New York Times journalists and other employees are on strike for the first time in decades

Canada Global Tv More than 1,000 New York Times journalists and other staff walked off the job for 24 hours Thursday, frustrated by contract negotiations that have dragged on for months in the newspaper’s biggest labor dispute in more than 40 years.

Hundreds of reporters, editors, photographers and other employees picketed outside the newspaper’s offices near Manhattan’s Times Square.

With a hollowed out newsroom, the Times was relying on international and non-union staff to deliver content to its more than 9 million worldwide subscribers until the strike ends at 12:01 am Friday.

The NewsGuild of New York went through with its pledge to strike after the two sides failed to reach a deal in marathon negotiations that broke off Wednesday evening.

The sides remain far apart on issues including wages, remote work policies and a performance review system, which the union says is racially biased. The current contract expired in March 2021, and the union has accused the company of dragging its feet on negotiations.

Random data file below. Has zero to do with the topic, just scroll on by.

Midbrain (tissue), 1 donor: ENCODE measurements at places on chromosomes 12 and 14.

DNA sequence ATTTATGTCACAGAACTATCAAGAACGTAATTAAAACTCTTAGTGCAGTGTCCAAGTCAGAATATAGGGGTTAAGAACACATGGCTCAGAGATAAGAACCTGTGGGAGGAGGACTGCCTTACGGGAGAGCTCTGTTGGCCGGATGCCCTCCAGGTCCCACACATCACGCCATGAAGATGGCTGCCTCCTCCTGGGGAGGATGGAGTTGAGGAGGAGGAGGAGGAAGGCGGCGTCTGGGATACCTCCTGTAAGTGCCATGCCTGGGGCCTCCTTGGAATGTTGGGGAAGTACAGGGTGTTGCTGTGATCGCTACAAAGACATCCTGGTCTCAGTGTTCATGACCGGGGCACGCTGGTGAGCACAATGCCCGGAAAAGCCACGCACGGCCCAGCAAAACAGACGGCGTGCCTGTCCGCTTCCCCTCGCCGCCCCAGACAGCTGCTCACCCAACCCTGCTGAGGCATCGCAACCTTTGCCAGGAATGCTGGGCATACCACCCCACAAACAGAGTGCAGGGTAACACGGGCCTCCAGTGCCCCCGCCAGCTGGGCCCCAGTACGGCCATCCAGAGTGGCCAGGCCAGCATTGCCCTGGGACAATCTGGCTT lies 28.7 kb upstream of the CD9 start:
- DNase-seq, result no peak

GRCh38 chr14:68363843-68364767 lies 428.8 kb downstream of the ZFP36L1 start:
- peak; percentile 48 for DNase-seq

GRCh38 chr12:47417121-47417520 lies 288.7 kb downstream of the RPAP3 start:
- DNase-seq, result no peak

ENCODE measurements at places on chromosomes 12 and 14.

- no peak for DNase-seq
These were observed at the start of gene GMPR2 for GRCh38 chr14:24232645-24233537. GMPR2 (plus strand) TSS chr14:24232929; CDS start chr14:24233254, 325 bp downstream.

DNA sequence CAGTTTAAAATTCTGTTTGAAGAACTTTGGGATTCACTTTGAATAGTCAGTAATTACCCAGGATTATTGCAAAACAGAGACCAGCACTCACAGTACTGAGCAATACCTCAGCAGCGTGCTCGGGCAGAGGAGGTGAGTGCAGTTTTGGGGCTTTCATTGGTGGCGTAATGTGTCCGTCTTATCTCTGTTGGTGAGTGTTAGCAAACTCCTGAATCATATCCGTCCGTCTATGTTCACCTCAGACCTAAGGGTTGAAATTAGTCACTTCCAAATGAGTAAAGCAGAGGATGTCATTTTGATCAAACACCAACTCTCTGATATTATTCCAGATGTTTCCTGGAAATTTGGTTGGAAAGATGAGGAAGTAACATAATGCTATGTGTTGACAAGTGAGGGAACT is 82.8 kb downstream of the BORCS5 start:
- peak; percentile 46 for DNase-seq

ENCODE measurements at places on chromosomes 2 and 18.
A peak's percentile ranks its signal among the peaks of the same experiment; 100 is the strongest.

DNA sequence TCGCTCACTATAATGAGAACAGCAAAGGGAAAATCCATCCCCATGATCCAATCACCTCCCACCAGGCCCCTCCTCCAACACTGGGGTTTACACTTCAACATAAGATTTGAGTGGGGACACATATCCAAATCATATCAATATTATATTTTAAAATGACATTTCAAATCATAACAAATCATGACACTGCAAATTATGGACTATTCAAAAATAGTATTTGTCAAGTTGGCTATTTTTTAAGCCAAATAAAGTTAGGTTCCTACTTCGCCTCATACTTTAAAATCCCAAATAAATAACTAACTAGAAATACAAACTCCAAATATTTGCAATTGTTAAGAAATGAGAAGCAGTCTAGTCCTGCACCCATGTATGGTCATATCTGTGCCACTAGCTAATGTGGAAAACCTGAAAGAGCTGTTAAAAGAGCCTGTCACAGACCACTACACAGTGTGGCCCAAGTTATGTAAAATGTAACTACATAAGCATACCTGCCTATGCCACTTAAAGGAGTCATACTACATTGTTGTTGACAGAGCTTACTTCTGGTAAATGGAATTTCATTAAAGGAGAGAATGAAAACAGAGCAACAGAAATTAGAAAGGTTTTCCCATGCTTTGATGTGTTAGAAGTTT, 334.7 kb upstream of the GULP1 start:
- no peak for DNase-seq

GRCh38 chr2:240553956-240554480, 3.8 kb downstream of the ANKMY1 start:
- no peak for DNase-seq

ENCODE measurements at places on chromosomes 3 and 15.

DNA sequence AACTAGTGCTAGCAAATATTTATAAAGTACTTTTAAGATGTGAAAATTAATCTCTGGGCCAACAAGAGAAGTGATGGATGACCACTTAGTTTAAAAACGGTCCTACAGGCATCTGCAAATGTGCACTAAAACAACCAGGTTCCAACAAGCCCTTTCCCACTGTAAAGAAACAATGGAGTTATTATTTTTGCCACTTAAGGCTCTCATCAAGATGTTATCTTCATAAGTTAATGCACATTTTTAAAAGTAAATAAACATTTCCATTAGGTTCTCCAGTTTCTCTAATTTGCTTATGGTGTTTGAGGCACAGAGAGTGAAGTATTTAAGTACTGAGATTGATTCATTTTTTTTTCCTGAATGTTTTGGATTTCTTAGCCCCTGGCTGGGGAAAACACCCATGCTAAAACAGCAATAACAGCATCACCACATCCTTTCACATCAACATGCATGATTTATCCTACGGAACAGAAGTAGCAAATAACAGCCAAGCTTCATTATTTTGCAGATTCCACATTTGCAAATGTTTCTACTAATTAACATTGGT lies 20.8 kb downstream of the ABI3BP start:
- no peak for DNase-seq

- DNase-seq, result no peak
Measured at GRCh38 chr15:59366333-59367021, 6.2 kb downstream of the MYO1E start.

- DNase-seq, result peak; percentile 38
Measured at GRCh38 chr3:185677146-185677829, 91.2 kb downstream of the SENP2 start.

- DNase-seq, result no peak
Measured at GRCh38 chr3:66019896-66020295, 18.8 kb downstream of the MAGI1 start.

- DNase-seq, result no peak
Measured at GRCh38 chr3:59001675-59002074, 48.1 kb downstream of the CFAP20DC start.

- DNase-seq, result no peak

“I’m not angry. I’m just deeply disappointed in our company,” said Nicole Hannah Jones, a Pulitzer Prize-winning investigative journalist who spoke at the rally. “You shouldn’t have to struggle financially to work at a place like The New York Times no matter. what your position is.”

In an email to the newsroom, Executive Editor Joe Kahn said he was disappointed in the decision to strike when negotiations are not at an impasse, the Times reported in its own story on the walkout. Kahn said Thursday’s report would be “robust” but that producing it “will be harder than usual.”

Stacy Cowley, a finance reporter and chief union negotiator, said the strike nearly depleted many newsroom teams, including her own.

Those who participated included members of the fast-paced live news desk, which covers breaking news for the digital publication.

That feature was operating Thursday, focusing on US basketball star Brittney Griner’s release from Russian prison as part of a prisoner exchange. For some news, the Times relied on updating copy pre-written by reporters now on strike.

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